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When is it time?

January 10, 2020

One of the most commonly asked question for those looking for a new home for their loved ones, is “When is it the right time”. My answer is never simple, this is not the same for everyone, as life provides us with many different turns, at different parts of our lives.

So at no point, will you ever hear me say, age is associated with a necessary move. It all has to do with whether they are just surviving, or thriving, in their current situation.

A move may be considered when a person experiences any or all of the following:

  • Tired of doing the chores
  • Missing the camaraderie of people.
  • You start having your neighbours, family and friends over not to visit but to assist you with a little job. If you say “while you are here…..”
  • You are lonely, depressed, and bored.
  • You are sleeping a lot,
  • Your fridge looks the same as it did in college; Condiments, bread, butter, and something in a jar you don’t recognize. Your appetite is dwindling.
  • You don’t have a driver license anymore and your ability to get out to do the things you love is drastically impacted.

If you speak to most of the residents, they will tell you “I should have done this ages ago!”. Joanna often tells people that her husband made the decision for her to move into one of “those retirement residences”. It took her 2 months to realize that it was the best thing for her. She could engage in all that it had to offer as well as of all her regular activities. She has never looked back and she has flourished.

For those who are caregivers to someone, that has a physical and/or cognitive impairment, it is different.  Does this sound familiar:

  • You can’t remember the last time you had a full night sleep?
  • Always on-guard for changes in condition and/or behaviour,
  • You are Increasingly frustrated that life isn’t as it is supposed to be,
  • You have resentment towards the other person for impacting your time, energy and finances;
  • You feel guilt for wanting to have some time for yourself do to the things you love;
  • You have a sense of guilt for even thinking of bringing in support, or even worse to live separately;
  • You are stressed from having to do everything in the house, some of which you have no idea how to do.
  • You are wondering if you are doing the right thing?
  • You feel bad because they are sitting there bored and you are running around trying to do the things that have to be done.

When you live in the moment you can’t always see the forest for the trees. So many people say to me, I’m managing. That isn’t good enough and is not sustainable nor healthy for either parties.

Most often this conversation comes from a caregiver of someone that lives with dementia or a form of it. The person does not often recognize that life is changing and their abilities to “manage the household” is not what it once was. Now it has fallen on the caregiver. Because the person with dementia lacks the insight into the changes, they are often not in favour of a move. In their mind, life is good and all their necessities are being met. So they ask “Why would I want to leave? Why are you insisting that I have to move? It would make no sense to me.” Please understand you as a caregiver are NOT alone. These are your indicators that it is time to make a plan.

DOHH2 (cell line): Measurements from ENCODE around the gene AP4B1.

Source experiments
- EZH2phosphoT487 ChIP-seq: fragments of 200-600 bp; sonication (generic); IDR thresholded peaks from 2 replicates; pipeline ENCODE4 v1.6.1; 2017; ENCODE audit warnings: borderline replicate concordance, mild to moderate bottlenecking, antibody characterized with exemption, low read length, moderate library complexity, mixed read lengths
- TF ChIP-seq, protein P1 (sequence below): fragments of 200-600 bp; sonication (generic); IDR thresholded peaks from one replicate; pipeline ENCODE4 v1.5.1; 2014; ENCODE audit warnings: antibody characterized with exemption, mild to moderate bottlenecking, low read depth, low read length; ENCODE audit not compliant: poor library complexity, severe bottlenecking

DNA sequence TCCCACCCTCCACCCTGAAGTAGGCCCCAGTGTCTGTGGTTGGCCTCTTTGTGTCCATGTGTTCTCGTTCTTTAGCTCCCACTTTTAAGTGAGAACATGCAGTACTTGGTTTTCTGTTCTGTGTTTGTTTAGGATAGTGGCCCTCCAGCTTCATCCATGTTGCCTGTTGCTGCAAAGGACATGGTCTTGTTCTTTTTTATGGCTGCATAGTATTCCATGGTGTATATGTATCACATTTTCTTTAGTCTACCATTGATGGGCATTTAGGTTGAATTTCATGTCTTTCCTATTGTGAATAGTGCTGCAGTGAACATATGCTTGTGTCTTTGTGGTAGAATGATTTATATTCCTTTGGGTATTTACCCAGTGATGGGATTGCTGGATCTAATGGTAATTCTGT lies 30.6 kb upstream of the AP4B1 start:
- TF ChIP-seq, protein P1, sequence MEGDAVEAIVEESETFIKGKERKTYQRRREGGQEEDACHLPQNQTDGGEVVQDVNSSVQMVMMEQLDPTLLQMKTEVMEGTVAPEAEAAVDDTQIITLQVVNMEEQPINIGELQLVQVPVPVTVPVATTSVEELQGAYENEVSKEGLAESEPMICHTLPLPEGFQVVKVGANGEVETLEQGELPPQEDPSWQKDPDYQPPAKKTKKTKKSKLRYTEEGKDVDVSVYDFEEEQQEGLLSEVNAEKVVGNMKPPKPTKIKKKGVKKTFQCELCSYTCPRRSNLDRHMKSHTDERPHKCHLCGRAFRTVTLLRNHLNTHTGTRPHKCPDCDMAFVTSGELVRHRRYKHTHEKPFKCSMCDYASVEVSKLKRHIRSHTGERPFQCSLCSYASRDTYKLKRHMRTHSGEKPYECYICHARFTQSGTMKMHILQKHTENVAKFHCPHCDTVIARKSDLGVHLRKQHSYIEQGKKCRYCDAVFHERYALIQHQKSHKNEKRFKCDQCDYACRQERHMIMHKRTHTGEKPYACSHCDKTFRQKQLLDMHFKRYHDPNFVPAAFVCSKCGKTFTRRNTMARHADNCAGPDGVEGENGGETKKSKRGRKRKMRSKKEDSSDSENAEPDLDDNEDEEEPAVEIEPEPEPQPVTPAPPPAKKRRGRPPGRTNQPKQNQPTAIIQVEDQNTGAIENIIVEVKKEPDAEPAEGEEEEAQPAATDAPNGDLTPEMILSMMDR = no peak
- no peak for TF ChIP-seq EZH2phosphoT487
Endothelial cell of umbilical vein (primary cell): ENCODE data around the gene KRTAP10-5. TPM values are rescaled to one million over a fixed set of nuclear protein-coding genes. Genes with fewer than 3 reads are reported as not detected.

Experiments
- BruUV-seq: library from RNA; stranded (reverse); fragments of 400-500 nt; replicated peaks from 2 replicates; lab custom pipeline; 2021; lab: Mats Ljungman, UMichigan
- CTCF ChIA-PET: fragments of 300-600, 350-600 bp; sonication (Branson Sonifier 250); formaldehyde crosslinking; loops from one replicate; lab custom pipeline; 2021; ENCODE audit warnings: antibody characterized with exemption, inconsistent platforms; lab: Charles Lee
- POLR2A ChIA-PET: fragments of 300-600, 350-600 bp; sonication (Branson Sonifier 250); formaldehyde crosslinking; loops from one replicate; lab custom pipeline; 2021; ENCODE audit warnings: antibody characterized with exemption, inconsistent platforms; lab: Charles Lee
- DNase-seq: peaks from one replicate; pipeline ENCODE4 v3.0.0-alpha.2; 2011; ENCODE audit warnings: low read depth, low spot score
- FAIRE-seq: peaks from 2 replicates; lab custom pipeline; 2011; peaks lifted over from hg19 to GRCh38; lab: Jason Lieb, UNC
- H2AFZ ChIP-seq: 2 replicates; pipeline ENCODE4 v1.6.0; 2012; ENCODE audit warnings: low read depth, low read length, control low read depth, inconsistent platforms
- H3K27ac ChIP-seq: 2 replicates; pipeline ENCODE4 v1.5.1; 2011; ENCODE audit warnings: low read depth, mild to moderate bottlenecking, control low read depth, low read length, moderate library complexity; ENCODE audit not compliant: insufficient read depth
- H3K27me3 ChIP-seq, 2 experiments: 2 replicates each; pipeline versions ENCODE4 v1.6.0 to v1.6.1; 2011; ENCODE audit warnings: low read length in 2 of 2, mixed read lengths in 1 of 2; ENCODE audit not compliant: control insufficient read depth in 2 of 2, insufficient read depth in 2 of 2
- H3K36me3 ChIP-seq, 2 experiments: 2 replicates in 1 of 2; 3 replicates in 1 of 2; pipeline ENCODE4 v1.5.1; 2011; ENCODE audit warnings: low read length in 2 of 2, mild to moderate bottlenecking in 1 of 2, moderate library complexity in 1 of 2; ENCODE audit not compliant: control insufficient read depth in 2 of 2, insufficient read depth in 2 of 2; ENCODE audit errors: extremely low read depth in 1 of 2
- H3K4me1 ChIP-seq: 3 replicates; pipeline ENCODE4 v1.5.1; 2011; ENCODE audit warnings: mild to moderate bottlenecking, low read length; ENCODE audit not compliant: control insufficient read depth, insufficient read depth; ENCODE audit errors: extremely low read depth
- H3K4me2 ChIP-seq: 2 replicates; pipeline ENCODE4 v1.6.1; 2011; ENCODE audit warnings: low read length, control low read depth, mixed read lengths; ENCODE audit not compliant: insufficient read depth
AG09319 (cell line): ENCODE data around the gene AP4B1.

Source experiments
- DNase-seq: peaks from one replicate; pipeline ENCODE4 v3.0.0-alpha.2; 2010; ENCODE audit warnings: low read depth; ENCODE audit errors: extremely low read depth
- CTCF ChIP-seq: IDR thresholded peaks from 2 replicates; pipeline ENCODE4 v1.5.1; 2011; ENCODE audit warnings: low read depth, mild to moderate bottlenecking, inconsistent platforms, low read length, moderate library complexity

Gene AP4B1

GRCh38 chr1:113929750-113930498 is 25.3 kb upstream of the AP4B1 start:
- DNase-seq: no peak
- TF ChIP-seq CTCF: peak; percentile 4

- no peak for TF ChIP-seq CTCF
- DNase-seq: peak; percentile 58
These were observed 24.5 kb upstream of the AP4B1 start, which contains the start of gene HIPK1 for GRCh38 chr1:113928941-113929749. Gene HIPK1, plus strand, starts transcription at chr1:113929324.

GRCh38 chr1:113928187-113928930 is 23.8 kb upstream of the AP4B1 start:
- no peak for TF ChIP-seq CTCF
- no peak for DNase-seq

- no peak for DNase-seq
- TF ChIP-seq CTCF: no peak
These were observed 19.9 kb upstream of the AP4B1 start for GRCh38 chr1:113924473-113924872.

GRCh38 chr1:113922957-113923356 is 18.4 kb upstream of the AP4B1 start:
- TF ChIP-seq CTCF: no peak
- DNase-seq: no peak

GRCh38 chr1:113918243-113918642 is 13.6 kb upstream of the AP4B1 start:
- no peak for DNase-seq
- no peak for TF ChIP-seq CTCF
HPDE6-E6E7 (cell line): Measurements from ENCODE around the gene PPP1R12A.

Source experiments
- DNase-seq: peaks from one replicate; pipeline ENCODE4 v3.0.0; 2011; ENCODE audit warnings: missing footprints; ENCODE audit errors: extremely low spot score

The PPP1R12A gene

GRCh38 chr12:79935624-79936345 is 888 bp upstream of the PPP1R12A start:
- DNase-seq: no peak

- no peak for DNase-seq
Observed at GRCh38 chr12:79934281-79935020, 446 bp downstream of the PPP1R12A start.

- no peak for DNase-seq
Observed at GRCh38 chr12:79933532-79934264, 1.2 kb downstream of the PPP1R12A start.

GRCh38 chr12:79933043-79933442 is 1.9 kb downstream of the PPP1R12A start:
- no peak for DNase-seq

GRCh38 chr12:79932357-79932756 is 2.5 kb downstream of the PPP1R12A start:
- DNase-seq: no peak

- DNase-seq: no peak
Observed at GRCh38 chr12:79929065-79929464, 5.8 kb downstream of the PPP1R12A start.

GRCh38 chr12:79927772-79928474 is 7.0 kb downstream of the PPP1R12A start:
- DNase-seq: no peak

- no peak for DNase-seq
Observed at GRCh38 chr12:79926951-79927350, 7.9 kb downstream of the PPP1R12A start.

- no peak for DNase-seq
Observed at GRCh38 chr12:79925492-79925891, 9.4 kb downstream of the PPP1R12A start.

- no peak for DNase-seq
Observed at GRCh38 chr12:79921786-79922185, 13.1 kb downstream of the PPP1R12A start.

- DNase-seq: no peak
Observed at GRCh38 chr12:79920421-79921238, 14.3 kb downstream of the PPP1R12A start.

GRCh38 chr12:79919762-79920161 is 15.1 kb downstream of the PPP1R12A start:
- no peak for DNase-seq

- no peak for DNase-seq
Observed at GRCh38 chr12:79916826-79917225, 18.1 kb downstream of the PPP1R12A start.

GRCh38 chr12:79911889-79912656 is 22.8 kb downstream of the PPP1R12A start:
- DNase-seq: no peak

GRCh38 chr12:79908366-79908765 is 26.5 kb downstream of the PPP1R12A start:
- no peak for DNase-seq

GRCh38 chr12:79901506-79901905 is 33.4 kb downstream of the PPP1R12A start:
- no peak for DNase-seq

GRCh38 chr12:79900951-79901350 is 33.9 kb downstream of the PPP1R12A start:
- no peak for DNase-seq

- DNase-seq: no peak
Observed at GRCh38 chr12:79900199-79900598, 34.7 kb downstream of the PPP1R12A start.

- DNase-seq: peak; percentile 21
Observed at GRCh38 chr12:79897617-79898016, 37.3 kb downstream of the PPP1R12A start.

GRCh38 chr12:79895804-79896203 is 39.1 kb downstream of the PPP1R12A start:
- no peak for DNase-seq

Here are some other signs, that it is time to move forward.

  • Have your friends & family told you they are concerned for your health.
  • You can’t sleep off the stress of the everyday routine and constant repetitive world you live in.
  • You haven’t gone to any of your favourite activities in more than 6-8 weeks.
  • Your partner is changing in their behavior and interests.

One of the suggestions, that I have been recommending to people, is to write down 5 to 10 points that outline breaking points to implement a move.  (writing it makes it real, thinking it is just a thought) This allows you to provide your own limits of what a sane and clear thinking you would not want to do for a long period of time. The statements need to be measurable with the length of time that is acceptable to you. For example;

  • If I say to myself, I am not comfortable in managing incontinence of the bowel for longer than 4 weeks, with no corrective measures available, it’s time to get support.
  • If am not able to get a good night sleep for longer than 8 weeks, it’s time to get support and consider a move.
  • If my partner is not able to be left alone for less than 4 hours, it’s time to get support and consider a move.
  • If my partner will not leave my side or constantly calls for my name for assurance, even when I am going to the bathroom, it’s time to consider a move.

Not matter what your breaking point is or when, reflect back on the list every 6 months to help you see the changes in your situation, and allow yourself time to accept and plan for the future.

We as humans can adjust to change but at some point, it is no longer healthy and it is important to recognize and acknowledge your burn out point.

All I ask. is that you recognize, that life throws you curve balls, when you least expect them. Get a head start on it and know your options and have a plan. If an opening at a retirement residence becomes available ….STOP…LOOK BACK AT YOUR LIST AND COUNT HOW MANY OF THOSE STATEMENTS ARE CLOSE TO BEING REALITY, then move forward. You will have a happier more fulfilled life.


 By Julie Munro

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Orchard View Mississippi

219 Paterson Street
Almonte, Ontario
K0A 1A0



Orchard View by the Mississippi
219 Paterson Street
Almonte, Ontario
K0A 1A0


Phone: (613) 963-5000

Fax: (613) 256-6000


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